City’s lack of definition complicates relations

Many Yale students characterize the relationship with New Haven as “complicated,” but few can explain exactly why. This marriage actually has an interesting history.

As a world-renowned educational institution, Yale’s location in New Haven seems riddling, even paradoxical — just compare its financial robustness to New Haven’s economic recession. Yet this trend is not just a recent phenomenon. Yale began to expand precisely when New Haven began its downturn in the 1930s. While establishments began to flourish on the college frontier, the vast expanse of city was crumbling under the fist of the Depression.

New Haven shares Philadelphia’s suburban preponderance; areas such as Hamden, North Haven, Orange, Branford and Woodbridge all suburbanized before the mid-20th century. Given the historic economic stability of suburbs and New Haven’s decline after the turn of the century — as a result of the rise of the automobile coupled with the Highway Act of 1950; the demise of small retail stores; and the fall of Winchester Repeating Arms, an international gun enterprise — it seems as though the city is at the center of its own downward spiral. By 1931, a total of 27 buildings had been built and more were under construction after a $15 million donation from John W. Sterling to an up-and-coming Yale University, according to Douglas Rae’s book “City.”

The simultaneous urban dichotomy of rich and poor is certainly grounds for a complicated relationship, furthered as the city fights to assert its financial independence; Yale is still the largest employer in New Haven. Dean Peter Salovey, among others, calls Yale a “progressive” institution, a term that implies that more can always be done. President Richard Levin has created the Yale Homebuyer Program specifically for New Haven residents employed by Yale to jump-start the mortgage fiscal process. Yale is responsible for bringing vitality to parts of the downtown area. According to the Yale University Office of New Haven and State Affairs, discoveries in Yale laboratories have spawned 29 startup companies in the greater New Haven area, which have provided jobs and taxes to the city while attracting over $1.5 billion in private capital investment to the New Haven region. But these programs are a product of the overshadowing influence of Yale as an economic machine contained within the larger city — one that seemingly lacks its own self-sufficiency, which should be the foundation of any established city.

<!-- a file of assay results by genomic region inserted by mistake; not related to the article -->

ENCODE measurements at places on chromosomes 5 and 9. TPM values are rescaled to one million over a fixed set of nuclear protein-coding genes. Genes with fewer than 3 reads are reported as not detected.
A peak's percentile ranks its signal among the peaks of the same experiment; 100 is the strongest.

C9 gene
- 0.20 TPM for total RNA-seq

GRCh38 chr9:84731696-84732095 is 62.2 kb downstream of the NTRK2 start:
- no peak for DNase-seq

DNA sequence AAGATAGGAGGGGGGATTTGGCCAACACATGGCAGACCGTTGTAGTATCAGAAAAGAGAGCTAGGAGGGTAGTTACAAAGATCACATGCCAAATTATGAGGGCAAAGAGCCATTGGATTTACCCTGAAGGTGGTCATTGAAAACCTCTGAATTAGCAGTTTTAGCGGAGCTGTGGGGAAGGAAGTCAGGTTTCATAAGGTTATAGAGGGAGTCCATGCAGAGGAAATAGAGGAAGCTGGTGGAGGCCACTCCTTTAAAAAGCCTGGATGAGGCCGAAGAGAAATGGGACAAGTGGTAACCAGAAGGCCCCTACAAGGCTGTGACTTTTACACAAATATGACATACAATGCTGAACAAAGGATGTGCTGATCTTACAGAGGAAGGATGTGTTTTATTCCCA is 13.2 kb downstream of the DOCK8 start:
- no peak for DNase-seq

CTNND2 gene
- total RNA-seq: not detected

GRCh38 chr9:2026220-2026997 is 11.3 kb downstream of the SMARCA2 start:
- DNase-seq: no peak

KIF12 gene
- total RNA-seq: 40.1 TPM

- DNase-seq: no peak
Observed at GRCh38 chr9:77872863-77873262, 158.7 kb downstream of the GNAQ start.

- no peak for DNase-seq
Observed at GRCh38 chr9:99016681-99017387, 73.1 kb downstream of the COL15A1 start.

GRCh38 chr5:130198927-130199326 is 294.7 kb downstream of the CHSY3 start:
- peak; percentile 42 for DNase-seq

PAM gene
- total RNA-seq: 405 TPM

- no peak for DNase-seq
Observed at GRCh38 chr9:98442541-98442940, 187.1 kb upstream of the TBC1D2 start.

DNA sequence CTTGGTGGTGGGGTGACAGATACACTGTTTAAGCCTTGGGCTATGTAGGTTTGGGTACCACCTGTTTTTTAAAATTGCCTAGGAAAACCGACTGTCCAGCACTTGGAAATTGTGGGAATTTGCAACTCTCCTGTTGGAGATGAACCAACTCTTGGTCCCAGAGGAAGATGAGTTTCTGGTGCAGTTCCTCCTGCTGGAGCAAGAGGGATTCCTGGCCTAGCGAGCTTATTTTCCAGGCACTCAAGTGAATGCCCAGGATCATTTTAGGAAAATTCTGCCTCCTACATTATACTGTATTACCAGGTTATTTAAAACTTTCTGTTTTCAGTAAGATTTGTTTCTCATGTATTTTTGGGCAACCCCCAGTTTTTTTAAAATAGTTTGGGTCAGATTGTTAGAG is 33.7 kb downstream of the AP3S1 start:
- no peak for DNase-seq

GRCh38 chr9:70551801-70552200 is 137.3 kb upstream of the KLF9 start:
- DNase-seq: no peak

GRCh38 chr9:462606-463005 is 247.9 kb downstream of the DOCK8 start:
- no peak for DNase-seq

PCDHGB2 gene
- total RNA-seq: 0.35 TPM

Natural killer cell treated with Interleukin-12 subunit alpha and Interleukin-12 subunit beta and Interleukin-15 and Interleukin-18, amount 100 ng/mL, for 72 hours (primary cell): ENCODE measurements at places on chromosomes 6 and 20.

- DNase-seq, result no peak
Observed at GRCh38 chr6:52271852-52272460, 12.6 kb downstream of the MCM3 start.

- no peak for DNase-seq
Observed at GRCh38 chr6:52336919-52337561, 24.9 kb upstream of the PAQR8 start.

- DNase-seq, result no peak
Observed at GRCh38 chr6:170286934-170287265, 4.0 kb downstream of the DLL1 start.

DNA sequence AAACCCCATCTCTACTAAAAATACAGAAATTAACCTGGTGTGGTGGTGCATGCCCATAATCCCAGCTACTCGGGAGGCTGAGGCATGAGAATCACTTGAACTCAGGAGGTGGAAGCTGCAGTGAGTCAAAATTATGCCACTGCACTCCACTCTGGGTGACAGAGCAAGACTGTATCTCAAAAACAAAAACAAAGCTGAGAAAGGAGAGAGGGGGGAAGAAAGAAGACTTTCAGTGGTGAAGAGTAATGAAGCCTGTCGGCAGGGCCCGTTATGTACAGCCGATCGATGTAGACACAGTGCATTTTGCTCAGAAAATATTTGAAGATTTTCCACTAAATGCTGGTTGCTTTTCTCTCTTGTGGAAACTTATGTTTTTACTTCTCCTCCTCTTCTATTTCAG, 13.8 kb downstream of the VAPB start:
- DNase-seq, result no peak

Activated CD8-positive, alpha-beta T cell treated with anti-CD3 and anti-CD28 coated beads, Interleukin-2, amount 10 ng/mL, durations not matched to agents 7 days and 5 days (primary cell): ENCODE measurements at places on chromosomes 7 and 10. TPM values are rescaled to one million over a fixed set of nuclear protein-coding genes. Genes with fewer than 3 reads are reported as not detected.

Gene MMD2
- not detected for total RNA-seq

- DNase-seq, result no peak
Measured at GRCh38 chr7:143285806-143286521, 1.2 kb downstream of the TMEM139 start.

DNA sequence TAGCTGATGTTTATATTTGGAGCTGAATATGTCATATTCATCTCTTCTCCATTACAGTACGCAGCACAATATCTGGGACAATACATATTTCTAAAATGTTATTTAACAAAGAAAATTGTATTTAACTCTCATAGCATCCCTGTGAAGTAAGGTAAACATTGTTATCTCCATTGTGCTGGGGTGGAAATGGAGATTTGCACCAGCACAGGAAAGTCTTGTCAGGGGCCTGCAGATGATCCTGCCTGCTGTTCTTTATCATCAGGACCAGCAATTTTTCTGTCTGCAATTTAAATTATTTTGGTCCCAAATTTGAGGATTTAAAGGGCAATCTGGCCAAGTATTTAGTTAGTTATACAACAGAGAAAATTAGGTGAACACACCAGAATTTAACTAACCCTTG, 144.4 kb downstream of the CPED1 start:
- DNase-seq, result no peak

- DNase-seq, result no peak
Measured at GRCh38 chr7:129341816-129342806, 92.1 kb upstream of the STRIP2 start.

The size of New Haven reinforces its economic dichotomy with Yale. Walking past the Yale Bookstore and past Payne Whitney Gymnasium leads directly into project districts. The new Dixwell-Yale Community Learning Center is also nestled in projects, not within the University’s premises. These communities are also primarily black, in contrast to Yale’s diversity. The immediacy of poor black communities next to Yale evinces the stark reality of the city’s fragility, which, as many students have advocated, requires the aid of the university. Yet, cities are meant to be engines of their own wealth, not parasitic bodies. To add the final touch, Yale aesthetically dominates the skyline of New Haven, a visual metaphor of New Haven’s inability to define itself — rather, it is defined by Yale.

Although Yale defines New Haven, its students lack true social capital with the residents and lack a relationship with the city. Though over 50 percent of students are involved in service projects through Dwight Hall, the connection of Yale students to urban residents often seems trivial. This might be demonstrated by the lack of interaction between dining hall staff and students on a daily basis. Students of Yale are essentially tourists of New Haven, primarily because they fear it as a city and all the implications of the contemporary city — violence and crime. This fear impedes the possibility of a relationship developing between the students and the city; furthermore, it places a special emphasis on the University’s economic developments in New Haven.

While housing units are being added downtown and the Dixwell learning center continues to attempt to bridge Yale students to New Haven residents, Yale ultimately has become the defining feature of New Haven. A city is meant to define itself; yet, New Haven has failed to do so without the assistance of the University. This is grounds for a “complicated” relationship.

Adler Prioly is a sophomore in Pierson College.

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